So here we learn something very important about the Christian faith. It is not something that evolves. It is not something to be added to or taken away from. There is no need to improve upon it, for it was whole and complete when Christ delivered it to his Holy Apostles, and his Holy Apostles entrusted it to the next generation of pastors and teachers. These pastors and teachers (men like Timothy) were not called to alter or develop what they received, but to guard it. And having guarded it, they were to entrust it to other faithful men, who would teach others also.

And how did Christ entrust the faith to his Apostles; and how did his Apostles entrust the faith to the next generation, and they the next generation after that? They taught the scriptures! They demonstrated that Jesus was the Christ from the Old Testament scriptures. This is what Christ did with his disciples in his earthly ministry prior to his death, but especially after his resurrection. “And beginning with Moses and all the Prophets, he interpreted to them in all the Scriptures the things concerning himself” (Luke 24:27, ESV). And his Apostles did the same. They proclaimed that Jesus was the Christ from the Old Testament scriptures. And his Apostles, as eyewitnesses of the resurrection, were specially commissioned to testify concerning the finished work of Christ, and, under the inspiration of the Holy Spirit, they either wrote or oversaw the writing, of the New Testament scriptures. The New Testament testifies to the work that Christ has accomplished, and applies that finished work to the New Covenant people of God.  

So where do we find this deposit that was entrusted to Timothy? The answer is that we find it in the scriptures. The gospel of Jesus Christ — true and sound doctrine — the Christian faith — is contained within Old and New Testaments of the Holy Bible. There we find the faithful words of Christ, his Apostles, and Prophets. There Paul’s teaching, for example, is preserved for us. There we may see and clearly understand what Paul taught concerning Jesus the Christ. There we may come to understand how Paul proclaimed Christ from the Old Testament. And there in the Holy Scriptures we may also understand how the finished work of Christ is to be applied by the New Covenant people of God.  

Paul taught the Christian faith to Timothy orally, but he also wrote. And what he said and what he wrote did surely agree. The Roman Catholic church makes much of this distinction between the written word and oral tradition. This is how they attempt to account for their many strange doctrines that are nowhere to be found within Holy Scripture. They claim that they arise from tradition. But there is no warrant for this. What Paul said and what he wrote surely agree. And certainly, he was careful to write down the essential things to be preserved from generation to generation. So this distinction between oral tradition and scripture simply will not explain the blatant contradictions that exist between Rome’s doctrine of justification by faith and works, and Paul’s teaching regarding justification by faith alone as found in scripture, to name just one thing. Yes, we agree that Jesus, Paul, and the other Apostles said many things that were never written down. John famously tells us so at the end of his Gospel, saying, “Now there are also many other things that Jesus did. Were every one of them to be written, I suppose that the world itself could not contain the books that would be written” (John 21:25, ESV). But it is foolish to think that the oral teaching of Christ and his Apostles would contradict what was written. But this is what we find in Rome’s distinction between the authority of scripture and tradition.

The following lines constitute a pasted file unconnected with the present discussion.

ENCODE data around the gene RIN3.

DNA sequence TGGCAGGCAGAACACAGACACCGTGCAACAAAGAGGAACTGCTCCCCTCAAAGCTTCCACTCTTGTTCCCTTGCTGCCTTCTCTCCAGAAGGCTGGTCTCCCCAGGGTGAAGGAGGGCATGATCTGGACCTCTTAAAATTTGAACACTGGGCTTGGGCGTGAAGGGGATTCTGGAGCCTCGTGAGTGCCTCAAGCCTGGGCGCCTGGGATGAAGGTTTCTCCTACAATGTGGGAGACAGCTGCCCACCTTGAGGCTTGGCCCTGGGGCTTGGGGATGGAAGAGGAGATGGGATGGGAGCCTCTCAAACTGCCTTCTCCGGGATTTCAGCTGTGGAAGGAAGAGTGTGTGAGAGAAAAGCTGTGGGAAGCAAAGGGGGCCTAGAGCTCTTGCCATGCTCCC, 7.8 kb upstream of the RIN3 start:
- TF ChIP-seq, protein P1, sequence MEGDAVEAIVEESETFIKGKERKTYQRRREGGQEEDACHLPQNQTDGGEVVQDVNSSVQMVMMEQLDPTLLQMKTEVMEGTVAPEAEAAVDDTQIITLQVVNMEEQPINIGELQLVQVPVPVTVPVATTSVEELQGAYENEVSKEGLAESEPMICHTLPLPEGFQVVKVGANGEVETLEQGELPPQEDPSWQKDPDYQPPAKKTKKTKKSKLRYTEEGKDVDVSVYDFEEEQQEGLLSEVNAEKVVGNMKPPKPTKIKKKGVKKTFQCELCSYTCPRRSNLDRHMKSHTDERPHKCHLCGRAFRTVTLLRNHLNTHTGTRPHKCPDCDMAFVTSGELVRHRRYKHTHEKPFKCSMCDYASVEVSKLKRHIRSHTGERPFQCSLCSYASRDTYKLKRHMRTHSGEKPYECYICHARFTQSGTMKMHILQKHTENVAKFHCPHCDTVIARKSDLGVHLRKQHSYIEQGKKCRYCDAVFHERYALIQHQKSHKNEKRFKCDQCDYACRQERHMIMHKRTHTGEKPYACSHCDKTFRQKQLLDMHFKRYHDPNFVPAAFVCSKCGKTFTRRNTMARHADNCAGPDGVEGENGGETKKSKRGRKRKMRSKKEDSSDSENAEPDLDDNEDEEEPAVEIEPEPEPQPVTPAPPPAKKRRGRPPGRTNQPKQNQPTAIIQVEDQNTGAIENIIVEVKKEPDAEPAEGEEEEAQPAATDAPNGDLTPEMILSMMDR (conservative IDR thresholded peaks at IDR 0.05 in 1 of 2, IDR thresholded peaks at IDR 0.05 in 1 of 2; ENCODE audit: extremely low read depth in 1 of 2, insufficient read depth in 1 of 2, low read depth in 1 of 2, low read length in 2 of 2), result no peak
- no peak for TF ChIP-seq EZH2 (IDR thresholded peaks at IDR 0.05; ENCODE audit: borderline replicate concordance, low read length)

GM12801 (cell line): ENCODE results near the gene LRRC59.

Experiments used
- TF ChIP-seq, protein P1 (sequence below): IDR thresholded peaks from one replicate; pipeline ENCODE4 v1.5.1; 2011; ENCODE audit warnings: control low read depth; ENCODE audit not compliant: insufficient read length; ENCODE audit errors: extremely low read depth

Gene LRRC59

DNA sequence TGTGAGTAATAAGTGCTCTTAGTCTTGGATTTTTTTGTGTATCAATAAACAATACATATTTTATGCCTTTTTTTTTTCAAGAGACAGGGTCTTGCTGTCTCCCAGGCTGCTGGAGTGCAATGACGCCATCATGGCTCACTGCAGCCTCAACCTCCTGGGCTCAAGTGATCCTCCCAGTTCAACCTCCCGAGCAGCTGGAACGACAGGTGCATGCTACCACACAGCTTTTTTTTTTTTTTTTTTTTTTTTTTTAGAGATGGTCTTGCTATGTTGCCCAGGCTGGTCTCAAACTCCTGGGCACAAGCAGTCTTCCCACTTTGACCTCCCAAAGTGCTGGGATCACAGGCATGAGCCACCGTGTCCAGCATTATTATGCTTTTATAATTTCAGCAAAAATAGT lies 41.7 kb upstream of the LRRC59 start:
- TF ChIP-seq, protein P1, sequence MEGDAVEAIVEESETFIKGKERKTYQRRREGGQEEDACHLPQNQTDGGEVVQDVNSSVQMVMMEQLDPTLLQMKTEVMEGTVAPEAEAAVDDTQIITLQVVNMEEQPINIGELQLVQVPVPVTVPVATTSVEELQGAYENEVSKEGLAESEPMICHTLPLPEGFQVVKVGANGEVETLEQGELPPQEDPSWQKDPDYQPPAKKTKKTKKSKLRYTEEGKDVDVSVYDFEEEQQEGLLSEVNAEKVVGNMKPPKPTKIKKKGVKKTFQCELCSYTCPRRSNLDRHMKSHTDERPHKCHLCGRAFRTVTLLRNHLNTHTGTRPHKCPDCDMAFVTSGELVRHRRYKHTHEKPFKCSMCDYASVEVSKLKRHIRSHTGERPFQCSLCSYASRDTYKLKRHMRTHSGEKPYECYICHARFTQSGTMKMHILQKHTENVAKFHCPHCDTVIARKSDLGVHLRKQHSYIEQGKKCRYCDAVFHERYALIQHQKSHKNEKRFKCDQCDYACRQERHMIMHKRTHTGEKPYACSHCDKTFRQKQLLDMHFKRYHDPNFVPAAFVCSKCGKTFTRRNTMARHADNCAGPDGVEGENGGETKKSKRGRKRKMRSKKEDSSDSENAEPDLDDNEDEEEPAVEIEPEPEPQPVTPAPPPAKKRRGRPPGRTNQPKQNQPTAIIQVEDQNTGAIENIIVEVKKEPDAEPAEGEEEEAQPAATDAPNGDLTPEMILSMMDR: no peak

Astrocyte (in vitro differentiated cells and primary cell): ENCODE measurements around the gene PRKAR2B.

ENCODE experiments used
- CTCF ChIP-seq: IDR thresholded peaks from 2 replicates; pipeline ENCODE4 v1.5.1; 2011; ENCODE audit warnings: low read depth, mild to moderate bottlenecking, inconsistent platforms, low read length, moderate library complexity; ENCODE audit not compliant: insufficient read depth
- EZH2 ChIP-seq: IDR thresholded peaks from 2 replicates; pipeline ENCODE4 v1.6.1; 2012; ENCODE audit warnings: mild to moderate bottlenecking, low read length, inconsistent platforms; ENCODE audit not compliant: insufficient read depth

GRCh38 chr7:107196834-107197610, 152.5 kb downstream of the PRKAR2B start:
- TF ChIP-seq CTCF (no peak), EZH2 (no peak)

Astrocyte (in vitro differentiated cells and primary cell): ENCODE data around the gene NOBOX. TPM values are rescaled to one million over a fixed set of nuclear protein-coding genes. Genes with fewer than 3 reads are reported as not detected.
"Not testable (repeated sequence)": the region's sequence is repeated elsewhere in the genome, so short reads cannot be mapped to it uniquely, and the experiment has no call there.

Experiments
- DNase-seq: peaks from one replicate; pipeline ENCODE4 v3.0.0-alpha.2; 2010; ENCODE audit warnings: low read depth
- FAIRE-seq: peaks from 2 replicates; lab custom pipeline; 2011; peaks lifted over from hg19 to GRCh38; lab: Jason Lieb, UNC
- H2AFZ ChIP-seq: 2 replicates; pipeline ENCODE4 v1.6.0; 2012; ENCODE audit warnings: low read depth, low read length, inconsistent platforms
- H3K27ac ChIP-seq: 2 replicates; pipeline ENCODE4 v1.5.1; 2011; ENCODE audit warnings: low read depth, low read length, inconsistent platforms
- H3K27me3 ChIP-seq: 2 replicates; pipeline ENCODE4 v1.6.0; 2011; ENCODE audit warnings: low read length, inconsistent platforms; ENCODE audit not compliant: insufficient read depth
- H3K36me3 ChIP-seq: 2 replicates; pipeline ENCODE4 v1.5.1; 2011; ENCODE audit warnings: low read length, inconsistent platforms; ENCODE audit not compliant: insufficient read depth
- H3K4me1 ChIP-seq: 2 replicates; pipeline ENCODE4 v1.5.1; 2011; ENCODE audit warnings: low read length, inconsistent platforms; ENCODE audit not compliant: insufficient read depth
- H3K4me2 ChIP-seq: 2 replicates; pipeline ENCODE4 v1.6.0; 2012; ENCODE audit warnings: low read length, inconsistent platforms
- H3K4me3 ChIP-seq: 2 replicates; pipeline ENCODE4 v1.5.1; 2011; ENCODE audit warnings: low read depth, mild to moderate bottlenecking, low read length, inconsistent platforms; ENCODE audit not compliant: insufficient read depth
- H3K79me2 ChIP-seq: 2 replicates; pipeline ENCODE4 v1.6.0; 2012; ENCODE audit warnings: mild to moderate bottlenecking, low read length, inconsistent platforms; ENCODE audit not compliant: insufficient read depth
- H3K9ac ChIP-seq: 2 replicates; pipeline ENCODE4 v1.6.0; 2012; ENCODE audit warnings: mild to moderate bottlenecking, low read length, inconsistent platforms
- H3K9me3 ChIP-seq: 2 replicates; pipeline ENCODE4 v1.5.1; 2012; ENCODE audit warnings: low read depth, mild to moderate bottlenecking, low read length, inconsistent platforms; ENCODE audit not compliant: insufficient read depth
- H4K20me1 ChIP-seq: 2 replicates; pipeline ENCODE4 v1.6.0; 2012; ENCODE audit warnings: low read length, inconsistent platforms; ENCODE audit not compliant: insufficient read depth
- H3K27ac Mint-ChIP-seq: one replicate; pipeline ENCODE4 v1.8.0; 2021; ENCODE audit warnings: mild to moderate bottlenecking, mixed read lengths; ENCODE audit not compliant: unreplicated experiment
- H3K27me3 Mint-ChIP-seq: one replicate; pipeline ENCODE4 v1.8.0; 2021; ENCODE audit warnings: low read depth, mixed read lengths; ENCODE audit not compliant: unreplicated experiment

Where do we find the Christian faith? Where do go for true and sound doctrine? To the scriptures! We go to the scriptures and we labor to interpret and apply them in the way that Christ and his Apostles did. And we allow the more clear passages of scripture to shine light on the less clear. The scriptures are our authority for truth, and we must labor to rightly divide them, or correctly interpret them. 

So do the Reformed find any value at all in the interpretive tradition of the church? Yes, we do! We hold the writing of the early church fathers in high esteem. We cherish the creeds and confession of the church that have stood the test of time. We are not so foolish and arrogant to disregard those who have gone before us. No, we may learn from them. We may be greatly helped by their insights into the Holy Scriptures and their attempts to summarize the Christian faith. 

We are not opposed to the tradition of the church. No, but we are aware that men are fallible. They are prone to error. But “All Scripture is breathed out by God and profitable for teaching, for reproof, for correction, and for training in righteousness, that the man of God may be complete, equipped for every good work”. That is 2 Timothy 3:16–17. Pay very careful attention to this. In 1 and 2 Timothy Paul exhorts Timothy to guard the deposit entrusted to him, and to entrust it to others. And what does Paul direct Timothy to? What is Timothy to run to depend upon to be “equipped for every good work” as a “man of God”? The Holy Scriptures — “all scripture”, the Old Testament and the New — for they are “breathed out by God”, Paul says.